- Provide choice in which readings/videos to use as learning materials and in which activities to complete. Give several pathways to choose from and let the students decide what works best for them. For example, in one class I have two activities to choose from every week. One might be a case study, while another would be an art-based activity like creating a model of a physiological process using found objects. Both cover similar learning goals but allow students to work in different mediums.
- Have students lead/teach some classes or portions of the class. I heard about one faculty (whose name I have forgotten!... maybe on the Teaching in Higher Ed podcast?) who had students help create the syllabus by picking poems they were interested in covering from a long list in a literature course; students who selected a specific poem would present briefly on why they selected the piece, how it fit into the rest of the course, etc.
Does the instructor’s presence matter in the course?
Are you showing up in your course? This is particularly relevant for online courses. Students are there to learn with/from you. The rule of thumb I mentioned above is important here, too: If your work in the course isn’t changing substantially each trimester based on who is present, think about what that means. Are you bringing yourself to the course? What is important to you about teaching?
- Answer students’ emails and messages! Like, right away.
- Don’t be afraid to have a personality. If formal isn’t your thing, then don’t be formal.
- Have a visible presence in your online courses. Show them that you are there. This involves more than dropping in to assign a number to student work once a week. Here is a little piece I wrote on this a while back.
- Acknowledge students as individuals when giving feedback. In smaller courses, it makes a huge difference to comment on changes that you have noticed from one assignment to the other. Remember significant events in their lives and ask about them. Reach out when possible. The “Notes” section in the Canvas gradebook is handy for reminding yourself what is going on with which student.
- Share your own passions with the students. Create a short video weekly to respond to current events, class topics. Mention students by name, get excited, explain how this material has influenced you, etc.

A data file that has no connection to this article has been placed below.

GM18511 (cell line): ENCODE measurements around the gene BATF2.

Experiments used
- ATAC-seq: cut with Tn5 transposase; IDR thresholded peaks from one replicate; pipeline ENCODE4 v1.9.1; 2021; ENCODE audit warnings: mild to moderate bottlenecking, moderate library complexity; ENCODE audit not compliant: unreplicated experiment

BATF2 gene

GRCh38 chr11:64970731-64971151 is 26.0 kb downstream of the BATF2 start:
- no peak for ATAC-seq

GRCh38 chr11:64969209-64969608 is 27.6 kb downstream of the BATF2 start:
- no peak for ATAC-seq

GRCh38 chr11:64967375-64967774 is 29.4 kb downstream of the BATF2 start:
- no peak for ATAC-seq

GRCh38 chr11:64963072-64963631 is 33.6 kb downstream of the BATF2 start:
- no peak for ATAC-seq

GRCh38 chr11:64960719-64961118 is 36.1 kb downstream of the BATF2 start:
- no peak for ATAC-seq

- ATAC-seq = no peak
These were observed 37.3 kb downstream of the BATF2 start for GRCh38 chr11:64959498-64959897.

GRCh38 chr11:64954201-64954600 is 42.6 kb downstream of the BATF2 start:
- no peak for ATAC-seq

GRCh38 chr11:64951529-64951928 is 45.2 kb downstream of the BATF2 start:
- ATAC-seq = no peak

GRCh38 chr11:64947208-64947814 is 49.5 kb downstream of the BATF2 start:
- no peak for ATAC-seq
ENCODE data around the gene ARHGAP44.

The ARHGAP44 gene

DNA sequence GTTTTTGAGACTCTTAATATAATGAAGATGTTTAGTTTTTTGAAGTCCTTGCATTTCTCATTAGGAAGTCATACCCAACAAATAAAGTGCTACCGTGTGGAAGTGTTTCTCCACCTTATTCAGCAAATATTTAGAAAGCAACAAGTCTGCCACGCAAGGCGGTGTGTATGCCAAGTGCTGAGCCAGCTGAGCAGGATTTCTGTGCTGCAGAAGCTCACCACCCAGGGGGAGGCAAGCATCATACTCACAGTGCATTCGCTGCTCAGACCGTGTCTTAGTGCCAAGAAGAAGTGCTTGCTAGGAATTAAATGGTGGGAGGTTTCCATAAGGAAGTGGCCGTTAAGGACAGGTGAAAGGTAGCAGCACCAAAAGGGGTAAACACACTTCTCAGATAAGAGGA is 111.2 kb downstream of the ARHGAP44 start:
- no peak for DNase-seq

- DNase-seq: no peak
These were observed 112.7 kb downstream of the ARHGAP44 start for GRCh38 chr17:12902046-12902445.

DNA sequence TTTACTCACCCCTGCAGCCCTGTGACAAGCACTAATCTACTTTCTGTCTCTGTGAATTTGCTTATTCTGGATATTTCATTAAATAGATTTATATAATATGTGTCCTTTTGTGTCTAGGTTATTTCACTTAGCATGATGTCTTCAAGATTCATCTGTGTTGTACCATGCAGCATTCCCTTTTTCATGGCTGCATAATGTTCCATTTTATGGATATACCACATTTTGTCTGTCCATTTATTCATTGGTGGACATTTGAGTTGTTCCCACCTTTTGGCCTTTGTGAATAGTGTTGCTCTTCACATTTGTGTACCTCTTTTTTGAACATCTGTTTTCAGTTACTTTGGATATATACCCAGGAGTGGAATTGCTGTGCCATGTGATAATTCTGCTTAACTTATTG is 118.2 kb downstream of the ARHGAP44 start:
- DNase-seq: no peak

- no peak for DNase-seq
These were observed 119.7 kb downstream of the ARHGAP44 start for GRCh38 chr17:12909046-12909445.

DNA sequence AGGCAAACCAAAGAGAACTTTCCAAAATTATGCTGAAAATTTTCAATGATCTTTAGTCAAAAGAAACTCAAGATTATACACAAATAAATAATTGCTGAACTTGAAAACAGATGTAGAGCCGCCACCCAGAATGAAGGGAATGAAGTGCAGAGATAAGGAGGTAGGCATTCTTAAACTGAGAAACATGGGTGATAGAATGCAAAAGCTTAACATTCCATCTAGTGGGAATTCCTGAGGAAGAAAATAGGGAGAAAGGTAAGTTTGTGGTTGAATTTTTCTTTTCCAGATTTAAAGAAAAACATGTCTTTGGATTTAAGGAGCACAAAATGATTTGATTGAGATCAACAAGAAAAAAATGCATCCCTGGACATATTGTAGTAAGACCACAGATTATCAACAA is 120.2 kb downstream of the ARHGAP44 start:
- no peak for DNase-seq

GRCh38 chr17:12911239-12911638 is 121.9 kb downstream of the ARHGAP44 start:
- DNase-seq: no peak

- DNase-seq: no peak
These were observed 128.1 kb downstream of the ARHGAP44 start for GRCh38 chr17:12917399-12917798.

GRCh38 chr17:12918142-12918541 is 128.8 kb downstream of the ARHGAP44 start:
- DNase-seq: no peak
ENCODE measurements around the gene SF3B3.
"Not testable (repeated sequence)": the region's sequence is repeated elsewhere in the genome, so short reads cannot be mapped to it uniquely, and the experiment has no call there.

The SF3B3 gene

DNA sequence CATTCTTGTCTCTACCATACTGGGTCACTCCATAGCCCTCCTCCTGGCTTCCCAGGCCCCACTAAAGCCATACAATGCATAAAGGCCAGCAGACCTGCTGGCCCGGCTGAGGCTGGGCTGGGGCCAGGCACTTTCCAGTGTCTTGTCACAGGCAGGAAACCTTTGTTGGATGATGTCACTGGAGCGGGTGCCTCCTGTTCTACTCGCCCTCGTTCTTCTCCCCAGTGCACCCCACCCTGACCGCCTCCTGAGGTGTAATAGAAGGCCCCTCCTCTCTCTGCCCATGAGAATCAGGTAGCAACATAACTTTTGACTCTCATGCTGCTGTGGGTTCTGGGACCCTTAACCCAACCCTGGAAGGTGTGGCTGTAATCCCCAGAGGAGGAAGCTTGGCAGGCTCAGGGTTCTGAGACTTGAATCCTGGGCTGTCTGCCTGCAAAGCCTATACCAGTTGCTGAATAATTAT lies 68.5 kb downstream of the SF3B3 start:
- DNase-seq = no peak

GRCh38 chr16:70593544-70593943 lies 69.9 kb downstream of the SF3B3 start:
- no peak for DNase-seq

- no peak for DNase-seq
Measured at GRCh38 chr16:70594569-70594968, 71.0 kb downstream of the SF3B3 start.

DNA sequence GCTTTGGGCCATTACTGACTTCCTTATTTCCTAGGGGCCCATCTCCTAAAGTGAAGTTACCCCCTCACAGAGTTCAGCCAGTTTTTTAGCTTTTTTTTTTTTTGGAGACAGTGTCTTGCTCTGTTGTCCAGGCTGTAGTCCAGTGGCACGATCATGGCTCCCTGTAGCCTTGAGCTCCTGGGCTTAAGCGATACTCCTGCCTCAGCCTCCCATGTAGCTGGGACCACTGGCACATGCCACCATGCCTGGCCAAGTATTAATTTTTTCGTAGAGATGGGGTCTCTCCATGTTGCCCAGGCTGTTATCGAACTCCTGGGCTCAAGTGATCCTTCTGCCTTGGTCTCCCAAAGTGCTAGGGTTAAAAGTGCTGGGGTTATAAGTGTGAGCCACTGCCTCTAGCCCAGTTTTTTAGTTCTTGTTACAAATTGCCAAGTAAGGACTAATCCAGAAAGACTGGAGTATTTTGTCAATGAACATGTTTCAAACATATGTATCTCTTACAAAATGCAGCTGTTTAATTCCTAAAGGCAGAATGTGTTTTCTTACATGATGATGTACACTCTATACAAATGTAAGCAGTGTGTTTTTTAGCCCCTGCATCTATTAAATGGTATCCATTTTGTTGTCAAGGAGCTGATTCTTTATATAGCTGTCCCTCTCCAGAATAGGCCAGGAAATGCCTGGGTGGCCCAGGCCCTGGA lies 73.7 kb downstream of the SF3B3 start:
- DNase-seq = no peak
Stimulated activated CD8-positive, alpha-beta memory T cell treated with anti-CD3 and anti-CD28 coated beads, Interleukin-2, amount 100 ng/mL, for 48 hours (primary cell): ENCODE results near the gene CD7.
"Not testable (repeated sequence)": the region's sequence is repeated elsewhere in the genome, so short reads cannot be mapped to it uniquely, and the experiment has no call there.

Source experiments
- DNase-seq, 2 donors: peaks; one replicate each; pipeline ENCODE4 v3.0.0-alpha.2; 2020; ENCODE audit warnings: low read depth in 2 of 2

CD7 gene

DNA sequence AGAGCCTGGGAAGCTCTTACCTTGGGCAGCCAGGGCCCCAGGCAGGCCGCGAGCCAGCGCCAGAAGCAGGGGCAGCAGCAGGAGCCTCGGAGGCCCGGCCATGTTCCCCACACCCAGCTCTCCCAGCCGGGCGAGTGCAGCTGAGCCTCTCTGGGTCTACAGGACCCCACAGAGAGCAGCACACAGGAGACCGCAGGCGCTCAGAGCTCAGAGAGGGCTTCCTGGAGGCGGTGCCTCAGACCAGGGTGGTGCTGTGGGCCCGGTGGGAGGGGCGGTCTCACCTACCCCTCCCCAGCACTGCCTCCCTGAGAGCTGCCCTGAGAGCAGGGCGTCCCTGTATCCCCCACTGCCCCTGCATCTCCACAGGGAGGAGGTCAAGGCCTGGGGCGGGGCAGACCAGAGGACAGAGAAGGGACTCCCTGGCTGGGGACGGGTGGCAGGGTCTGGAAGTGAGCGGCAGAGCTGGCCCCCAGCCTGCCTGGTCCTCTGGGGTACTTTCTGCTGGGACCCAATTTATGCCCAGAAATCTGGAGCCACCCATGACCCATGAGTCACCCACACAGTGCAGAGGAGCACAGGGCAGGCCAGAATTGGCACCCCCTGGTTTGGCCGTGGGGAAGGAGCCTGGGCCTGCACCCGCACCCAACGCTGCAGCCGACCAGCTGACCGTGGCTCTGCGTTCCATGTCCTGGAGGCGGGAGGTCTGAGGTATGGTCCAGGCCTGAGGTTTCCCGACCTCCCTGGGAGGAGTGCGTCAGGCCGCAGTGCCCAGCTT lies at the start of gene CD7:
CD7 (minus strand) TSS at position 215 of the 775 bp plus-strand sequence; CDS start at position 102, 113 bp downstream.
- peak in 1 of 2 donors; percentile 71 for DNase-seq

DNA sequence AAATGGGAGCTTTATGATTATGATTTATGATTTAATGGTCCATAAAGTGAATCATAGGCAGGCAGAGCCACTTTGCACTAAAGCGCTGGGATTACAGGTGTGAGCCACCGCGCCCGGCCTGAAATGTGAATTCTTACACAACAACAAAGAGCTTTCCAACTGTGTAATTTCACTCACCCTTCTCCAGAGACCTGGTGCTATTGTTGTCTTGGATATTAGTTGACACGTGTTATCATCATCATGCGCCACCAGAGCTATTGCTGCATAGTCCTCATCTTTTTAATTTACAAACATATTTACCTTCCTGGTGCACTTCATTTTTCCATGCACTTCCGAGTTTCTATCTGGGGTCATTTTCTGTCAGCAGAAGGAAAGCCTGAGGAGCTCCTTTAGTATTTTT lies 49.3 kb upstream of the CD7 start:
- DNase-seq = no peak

- In your teaching, emphasize the parts of the material that matter to you. When you are excited, the students are as well. You can’t cover everything, so you might as well include some things that bring you joy. Similarly, mix it up. If you’ve been teaching the same thing for years, throw in a new topic at least once a semester. It’ll keep you on your toes :).
Is your course designed in a way that respects students’ time and learning preferences?
Flexibility and clarity are two of the most student-centric qualities. Is your class flexible enough to accommodate different types of students with different needs, schedules, values and proclivities? A student-centered course recognizes that we all have “off” times, where our work is not as strong as it could be. Does your course require students to come groveling at your door when things go wrong? Can you build in some grace? I am working to design all my courses so that few if any students would need to ask for accommodations: they are naturally built in for all students to use as needed.
To build in more flexibility, here are some ideas:
- Plan for students to drop some assignments or activities. Examples of this include dropping the lowest 2 quiz scores or giving students 3 “skips” or “passes” for weekly assignments. If there are multiple exams, some faculty offer the option to replace low exam scores with the comprehensive final exam score.
- Carefully consider your late work policy. I’m hoping to do another post on this later because it’s complex. However, having some flexibility in deadlines will make everyone’s lives easier. In one of my courses, I accept case studies up to 1 week after the deadline. Students who submit by the due date have a chance to revise/resubmit after receiving feedback, while those who turn it in late just get one shot. This policy encourages submissions on time, but also provides some grace when life happens and an extra day or two can make all the difference.